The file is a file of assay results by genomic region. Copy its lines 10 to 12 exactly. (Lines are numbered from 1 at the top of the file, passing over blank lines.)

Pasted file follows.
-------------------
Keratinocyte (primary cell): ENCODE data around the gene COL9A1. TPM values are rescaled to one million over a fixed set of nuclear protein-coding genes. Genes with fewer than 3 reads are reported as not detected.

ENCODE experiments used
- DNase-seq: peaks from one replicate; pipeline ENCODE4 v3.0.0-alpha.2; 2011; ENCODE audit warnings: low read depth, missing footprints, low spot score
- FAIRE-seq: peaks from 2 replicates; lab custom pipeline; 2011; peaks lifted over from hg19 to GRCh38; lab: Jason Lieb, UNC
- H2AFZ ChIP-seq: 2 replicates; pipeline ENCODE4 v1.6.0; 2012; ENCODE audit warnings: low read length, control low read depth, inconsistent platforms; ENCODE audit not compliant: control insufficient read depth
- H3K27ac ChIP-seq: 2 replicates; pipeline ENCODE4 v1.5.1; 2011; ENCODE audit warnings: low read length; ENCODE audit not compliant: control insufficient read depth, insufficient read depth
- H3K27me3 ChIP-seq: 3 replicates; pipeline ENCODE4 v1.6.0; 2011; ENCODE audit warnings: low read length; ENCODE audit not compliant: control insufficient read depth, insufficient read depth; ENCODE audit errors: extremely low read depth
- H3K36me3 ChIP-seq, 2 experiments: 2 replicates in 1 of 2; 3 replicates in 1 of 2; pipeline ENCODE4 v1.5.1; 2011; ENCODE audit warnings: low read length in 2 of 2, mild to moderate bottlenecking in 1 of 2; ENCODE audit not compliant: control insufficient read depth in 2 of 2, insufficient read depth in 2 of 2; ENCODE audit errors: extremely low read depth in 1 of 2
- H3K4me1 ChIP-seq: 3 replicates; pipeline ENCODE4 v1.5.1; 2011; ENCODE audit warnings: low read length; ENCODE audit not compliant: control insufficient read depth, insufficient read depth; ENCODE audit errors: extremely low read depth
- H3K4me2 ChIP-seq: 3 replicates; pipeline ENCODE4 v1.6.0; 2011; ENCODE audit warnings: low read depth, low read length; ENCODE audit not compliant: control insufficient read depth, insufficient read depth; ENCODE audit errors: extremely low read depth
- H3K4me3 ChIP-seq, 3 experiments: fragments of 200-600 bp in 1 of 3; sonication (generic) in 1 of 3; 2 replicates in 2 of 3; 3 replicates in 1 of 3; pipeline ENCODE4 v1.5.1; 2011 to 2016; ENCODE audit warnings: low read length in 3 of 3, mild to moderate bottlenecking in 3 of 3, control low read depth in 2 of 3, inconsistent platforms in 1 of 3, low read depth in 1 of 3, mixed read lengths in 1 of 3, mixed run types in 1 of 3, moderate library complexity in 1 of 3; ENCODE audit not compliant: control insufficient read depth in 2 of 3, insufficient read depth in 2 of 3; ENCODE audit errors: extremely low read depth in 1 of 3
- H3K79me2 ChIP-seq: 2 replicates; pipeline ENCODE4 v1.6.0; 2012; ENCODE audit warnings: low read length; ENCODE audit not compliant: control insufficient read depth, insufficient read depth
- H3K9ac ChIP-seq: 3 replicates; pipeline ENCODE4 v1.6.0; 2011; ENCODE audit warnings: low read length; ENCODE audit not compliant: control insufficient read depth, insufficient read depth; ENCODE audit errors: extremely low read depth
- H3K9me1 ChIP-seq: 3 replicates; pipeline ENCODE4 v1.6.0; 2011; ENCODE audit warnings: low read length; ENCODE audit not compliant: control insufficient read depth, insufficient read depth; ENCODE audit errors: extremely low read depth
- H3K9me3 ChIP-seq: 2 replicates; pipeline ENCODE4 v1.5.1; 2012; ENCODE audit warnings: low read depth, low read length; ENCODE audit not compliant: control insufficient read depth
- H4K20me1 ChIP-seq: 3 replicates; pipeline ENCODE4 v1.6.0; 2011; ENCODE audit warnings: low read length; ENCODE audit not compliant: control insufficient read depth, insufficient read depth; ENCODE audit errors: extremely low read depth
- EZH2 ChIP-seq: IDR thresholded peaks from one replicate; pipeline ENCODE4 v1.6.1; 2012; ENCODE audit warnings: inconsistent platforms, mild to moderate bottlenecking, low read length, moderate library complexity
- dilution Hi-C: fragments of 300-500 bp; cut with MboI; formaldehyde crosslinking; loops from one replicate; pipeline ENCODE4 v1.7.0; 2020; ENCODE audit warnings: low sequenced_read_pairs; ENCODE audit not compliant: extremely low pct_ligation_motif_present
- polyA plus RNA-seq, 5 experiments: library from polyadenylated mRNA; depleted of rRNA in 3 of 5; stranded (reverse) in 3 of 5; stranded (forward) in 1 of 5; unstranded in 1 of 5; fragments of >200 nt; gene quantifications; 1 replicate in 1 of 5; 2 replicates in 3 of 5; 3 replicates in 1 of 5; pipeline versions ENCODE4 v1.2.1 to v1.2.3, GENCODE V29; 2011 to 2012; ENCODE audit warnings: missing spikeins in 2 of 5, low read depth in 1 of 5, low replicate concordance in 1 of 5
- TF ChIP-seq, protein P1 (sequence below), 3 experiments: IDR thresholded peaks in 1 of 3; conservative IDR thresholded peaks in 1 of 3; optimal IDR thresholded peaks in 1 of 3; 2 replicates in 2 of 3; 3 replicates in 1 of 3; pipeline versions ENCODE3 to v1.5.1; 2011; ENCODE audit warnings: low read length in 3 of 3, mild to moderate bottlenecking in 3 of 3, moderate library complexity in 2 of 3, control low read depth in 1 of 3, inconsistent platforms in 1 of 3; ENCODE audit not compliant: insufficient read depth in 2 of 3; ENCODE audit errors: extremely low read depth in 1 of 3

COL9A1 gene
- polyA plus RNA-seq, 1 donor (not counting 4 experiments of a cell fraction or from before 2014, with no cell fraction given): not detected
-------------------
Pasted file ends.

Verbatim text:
- H3K4me2 ChIP-seq: 3 replicates; pipeline ENCODE4 v1.6.0; 2011; ENCODE audit warnings: low read depth, low read length; ENCODE audit not compliant: control insufficient read depth, insufficient read depth; ENCODE audit errors: extremely low read depth
- H3K4me3 ChIP-seq, 3 experiments: fragments of 200-600 bp in 1 of 3; sonication (generic) in 1 of 3; 2 replicates in 2 of 3; 3 replicates in 1 of 3; pipeline ENCODE4 v1.5.1; 2011 to 2016; ENCODE audit warnings: low read length in 3 of 3, mild to moderate bottlenecking in 3 of 3, control low read depth in 2 of 3, inconsistent platforms in 1 of 3, low read depth in 1 of 3, mixed read lengths in 1 of 3, mixed run types in 1 of 3, moderate library complexity in 1 of 3; ENCODE audit not compliant: control insufficient read depth in 2 of 3, insufficient read depth in 2 of 3; ENCODE audit errors: extremely low read depth in 1 of 3
- H3K79me2 ChIP-seq: 2 replicates; pipeline ENCODE4 v1.6.0; 2012; ENCODE audit warnings: low read length; ENCODE audit not compliant: control insufficient read depth, insufficient read depth